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ENERGY TECH
A few patches of tar empty Biloxi's white sand beaches

by Staff Writers
Biloxi, Mississippi (AFP) July 11, 2010
Dark rain clouds hang over Biloxi's white sand beach as three children search the shore for tar patties from the BP oil spill.

They come back to their parents with nothing to show for their efforts but a few shells.

"This is a real nice place," their father Mario Arce says as he looks around the nearly empty beach close to the city's signature cast iron lighthouse.

"I feel for the owners of businesses like this," the Texan says of the nearby jet ski and beach umbrella rental shack. "They expected to make money from the tourists."

Jet skis rent here for 65 dollars (51 euro) for 30 minutes and 120 dollars an hour. That is less than half what they would cost in Florida, attendant Jerry Johnson tells a prospective customer.

Last summer most people would have lined up for the privilege. But there are not many customers these days.

"This time last year this place would have been packed," Johnson tells AFP. "You see now there ain't hardly no one out here."

Nearly three months after a deadly explosion on the BP-leased Deepwater Horizon set off the worst accidental oil spill in history, Mississippi's beaches remain relatively untouched by the estimated 2.1 to 4.1 million barrels of crude that have gushed into the Gulf of Mexico.

The oil is generally washing up here in small patties that could be picked up more easily with a plastic beach spade than the heavy metal shovels used by the yellow-vested clean-up crews patrolling the shores.

It is worse after a storm but on this sweltering hot Saturday, in what should be the height of the summer tourism season, the tar patties are nearly as hard to find as the sunbathers.

"The worst way it's hurting the tourism industry is the misconception that my beach is covered in oil," says David Mason, who manages the oceanfront Snapper's Seafood restaurant.

Snapper's reopened last summer after the old building was destroyed in 2005 by the deadly Hurricane Katrina, which left few buildings and lives in Biloxi unscathed.

There are just six servers at Snapper's this summer and they are pulling in about half as much in tips as they did last year when twice as many servers were on staff.

BP removed a loose-fitting cap on Saturday and hopes a new containment system that will capture all of the oil will be operational in the coming days.

But it could still be months -- if not years -- before the oil patties stop washing up on shore and Mason is worried that he soon will not have any oysters or local shrimp to serve his customers.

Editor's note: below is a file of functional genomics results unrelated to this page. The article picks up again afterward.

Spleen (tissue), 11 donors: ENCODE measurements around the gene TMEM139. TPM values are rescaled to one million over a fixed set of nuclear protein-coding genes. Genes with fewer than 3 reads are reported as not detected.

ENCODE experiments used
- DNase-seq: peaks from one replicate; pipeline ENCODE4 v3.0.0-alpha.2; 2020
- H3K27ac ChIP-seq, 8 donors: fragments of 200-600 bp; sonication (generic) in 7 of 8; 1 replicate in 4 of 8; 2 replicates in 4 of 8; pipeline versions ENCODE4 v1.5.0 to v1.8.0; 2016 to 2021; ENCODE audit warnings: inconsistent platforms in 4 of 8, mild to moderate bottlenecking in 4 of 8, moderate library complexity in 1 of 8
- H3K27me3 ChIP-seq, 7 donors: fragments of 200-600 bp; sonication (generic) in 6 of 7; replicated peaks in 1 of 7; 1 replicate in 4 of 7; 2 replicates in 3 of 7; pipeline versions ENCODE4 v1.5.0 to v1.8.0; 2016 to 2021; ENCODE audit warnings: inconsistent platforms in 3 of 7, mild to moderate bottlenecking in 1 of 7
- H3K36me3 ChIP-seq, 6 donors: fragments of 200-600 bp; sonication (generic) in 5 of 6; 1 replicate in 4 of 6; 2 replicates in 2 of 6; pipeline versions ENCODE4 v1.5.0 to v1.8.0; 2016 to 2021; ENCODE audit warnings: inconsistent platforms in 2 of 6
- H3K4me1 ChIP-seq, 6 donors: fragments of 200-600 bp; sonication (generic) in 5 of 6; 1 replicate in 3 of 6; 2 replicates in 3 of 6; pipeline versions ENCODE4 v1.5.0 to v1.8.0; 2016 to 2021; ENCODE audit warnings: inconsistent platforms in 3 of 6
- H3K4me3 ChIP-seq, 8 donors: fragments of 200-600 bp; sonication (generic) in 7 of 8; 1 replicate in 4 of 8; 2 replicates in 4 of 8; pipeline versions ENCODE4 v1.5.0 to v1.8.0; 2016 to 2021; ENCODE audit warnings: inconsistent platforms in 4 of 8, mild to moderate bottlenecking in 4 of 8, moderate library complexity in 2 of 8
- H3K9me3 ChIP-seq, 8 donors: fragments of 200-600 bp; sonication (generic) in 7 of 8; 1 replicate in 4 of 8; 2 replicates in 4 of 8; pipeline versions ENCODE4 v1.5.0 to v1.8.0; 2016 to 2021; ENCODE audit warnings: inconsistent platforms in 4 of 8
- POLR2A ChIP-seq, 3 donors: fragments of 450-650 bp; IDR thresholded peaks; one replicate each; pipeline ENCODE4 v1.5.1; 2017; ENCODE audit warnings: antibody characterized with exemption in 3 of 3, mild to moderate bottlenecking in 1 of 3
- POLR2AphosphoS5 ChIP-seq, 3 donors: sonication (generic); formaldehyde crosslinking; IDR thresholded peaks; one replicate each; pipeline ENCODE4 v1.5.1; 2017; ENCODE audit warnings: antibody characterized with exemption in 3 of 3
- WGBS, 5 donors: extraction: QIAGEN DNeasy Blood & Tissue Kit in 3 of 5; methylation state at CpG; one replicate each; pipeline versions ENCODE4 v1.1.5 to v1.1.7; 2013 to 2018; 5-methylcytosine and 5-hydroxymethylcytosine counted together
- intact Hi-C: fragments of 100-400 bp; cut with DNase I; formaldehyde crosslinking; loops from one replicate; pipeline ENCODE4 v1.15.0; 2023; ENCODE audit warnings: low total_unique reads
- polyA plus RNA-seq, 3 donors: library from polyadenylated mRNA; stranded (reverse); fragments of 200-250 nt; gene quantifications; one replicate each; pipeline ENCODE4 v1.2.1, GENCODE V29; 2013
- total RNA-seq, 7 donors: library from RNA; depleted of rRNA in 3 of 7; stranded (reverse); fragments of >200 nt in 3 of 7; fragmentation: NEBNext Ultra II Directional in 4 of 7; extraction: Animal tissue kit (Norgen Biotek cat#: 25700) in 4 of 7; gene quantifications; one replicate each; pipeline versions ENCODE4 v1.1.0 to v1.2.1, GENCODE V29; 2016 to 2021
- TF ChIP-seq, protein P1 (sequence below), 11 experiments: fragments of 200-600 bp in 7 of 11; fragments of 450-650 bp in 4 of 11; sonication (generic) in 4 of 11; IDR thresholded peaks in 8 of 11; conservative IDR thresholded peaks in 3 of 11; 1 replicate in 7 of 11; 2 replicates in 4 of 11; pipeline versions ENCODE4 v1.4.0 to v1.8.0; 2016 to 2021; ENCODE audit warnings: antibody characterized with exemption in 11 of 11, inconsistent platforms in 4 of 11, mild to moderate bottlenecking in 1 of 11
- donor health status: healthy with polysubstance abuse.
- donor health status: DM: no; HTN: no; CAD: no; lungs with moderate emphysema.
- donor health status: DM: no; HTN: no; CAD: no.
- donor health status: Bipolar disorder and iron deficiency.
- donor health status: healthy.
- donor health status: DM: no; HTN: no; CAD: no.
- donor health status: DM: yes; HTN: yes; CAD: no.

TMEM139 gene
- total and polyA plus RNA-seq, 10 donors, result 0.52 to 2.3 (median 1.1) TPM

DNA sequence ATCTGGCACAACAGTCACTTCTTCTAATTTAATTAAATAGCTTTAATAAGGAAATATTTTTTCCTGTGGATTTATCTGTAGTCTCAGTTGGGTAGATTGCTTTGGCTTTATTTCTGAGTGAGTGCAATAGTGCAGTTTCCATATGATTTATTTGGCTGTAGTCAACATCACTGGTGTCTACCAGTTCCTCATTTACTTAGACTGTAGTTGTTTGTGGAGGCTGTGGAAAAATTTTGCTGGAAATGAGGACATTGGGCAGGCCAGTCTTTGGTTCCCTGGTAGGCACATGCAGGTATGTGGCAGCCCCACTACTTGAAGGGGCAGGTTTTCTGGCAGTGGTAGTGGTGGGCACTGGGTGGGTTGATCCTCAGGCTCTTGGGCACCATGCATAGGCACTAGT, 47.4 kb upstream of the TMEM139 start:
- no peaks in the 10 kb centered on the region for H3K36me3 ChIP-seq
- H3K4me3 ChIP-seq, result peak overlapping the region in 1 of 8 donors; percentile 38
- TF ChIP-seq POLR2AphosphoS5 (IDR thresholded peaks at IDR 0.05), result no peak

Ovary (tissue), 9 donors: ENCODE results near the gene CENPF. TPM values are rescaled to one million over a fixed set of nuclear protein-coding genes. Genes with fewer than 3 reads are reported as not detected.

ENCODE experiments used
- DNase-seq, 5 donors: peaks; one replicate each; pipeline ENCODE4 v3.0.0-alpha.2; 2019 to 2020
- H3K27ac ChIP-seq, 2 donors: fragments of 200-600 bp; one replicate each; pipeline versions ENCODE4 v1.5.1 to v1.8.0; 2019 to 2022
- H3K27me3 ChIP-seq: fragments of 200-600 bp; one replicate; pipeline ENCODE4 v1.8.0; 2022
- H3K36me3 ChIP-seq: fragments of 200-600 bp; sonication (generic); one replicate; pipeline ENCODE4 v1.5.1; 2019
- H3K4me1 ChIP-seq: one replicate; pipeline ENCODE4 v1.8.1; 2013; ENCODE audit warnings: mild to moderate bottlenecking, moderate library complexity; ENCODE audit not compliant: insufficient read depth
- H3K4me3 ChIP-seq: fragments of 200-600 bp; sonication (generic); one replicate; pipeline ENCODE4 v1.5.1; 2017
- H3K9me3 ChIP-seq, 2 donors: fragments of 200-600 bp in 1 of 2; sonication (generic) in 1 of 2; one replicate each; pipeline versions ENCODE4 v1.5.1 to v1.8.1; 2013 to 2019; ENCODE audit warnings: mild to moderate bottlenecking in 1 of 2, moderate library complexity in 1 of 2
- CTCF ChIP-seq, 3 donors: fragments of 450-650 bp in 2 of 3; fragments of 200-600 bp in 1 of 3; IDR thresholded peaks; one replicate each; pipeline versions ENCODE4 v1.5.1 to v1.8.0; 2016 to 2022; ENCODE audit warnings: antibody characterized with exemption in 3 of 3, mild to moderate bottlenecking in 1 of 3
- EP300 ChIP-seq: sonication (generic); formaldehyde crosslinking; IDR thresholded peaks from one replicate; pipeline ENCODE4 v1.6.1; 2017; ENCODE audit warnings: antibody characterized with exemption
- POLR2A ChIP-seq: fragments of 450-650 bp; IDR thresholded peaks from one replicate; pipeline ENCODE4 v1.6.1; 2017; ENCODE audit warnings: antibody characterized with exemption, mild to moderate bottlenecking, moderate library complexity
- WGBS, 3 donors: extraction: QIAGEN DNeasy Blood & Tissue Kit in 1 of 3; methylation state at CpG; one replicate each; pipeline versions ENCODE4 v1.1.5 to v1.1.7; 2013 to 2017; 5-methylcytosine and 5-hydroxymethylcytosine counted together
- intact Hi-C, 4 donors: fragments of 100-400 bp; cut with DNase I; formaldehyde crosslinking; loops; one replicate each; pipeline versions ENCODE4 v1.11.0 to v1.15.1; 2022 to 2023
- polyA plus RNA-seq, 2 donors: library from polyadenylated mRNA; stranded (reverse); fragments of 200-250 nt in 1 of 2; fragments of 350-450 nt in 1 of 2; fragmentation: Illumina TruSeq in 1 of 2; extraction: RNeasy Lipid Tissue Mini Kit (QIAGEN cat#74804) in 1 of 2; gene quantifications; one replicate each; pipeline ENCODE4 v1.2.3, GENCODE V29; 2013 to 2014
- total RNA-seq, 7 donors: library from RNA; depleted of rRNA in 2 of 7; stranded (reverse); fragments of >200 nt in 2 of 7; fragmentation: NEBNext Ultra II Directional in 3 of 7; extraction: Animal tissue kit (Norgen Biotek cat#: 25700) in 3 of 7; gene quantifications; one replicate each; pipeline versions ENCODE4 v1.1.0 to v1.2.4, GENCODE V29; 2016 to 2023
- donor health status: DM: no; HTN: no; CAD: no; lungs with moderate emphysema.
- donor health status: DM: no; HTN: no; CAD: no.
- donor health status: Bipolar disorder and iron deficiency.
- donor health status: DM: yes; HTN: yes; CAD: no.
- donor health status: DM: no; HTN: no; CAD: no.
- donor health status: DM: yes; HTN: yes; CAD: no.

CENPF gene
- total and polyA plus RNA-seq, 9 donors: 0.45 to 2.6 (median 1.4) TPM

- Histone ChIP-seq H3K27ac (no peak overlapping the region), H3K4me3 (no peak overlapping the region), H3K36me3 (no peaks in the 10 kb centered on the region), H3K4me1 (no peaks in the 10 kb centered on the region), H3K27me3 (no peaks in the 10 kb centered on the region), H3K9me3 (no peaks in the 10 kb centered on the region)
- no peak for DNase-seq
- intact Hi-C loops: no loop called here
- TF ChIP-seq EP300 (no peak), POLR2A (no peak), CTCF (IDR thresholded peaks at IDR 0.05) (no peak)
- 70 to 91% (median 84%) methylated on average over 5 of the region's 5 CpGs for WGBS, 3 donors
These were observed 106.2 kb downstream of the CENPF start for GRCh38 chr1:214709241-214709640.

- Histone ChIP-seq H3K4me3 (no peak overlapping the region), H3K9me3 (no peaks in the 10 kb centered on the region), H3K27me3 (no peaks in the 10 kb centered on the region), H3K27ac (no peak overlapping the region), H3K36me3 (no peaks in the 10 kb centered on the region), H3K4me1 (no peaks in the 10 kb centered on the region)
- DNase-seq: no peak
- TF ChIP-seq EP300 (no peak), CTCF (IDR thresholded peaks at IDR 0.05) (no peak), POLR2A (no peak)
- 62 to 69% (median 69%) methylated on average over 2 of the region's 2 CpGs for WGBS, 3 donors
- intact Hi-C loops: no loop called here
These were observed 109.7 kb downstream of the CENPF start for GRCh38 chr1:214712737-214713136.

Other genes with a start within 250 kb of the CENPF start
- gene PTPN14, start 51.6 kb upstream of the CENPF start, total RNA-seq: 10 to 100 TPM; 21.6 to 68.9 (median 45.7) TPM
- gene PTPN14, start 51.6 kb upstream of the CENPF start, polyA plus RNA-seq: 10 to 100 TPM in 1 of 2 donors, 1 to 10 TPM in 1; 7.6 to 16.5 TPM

It has been weeks since commercial or recreational fishing has been allowed in this part of the Gulf and people here are much more concerned about long-term seafood safety after traces of oil were discovered this month in crab larvae.

While charter boat captains and fishermen are in desperate straights and many smaller hotels have seen their bookings cut in half, so far the casinos have not seen a drop in gaming revenues.

A steady stream of people wander past the memorabilia lining the halls of the beachfront Hard Rock Hotel as they make their way to the smoky casino floor to try their luck on the colorful slot machines and the sleek blackjack and poker tables.

The neighboring Beau Rivage resort and casino is equally busy on Saturday night, with the line to get into the buffet snaking down the air-conditioned promenade while smartly dressed couples sip wine in the restaurants.

But with the number of inquiries about future bookings dropping steadily, city officials are worried that the relentless national news coverage of the oil spill will undermine the recovery efforts.

"Perception is our biggest enemy right now," says Vincent Creel, public affairs manager for the city of Biloxi.

"There's still a number of things to do here but the rest of the country sees this on TV and they think we're ankle deep in oil."

The most unnerving thing to deal with, though, is the uncertainty.

"We're used to dealing with things like hurricanes and tropical storms where they have a beginning and a middle and an end," Creel tells AFP.

"This has no ending. It's a new oil spill every day. BP can clean it up and then it's back the next day."



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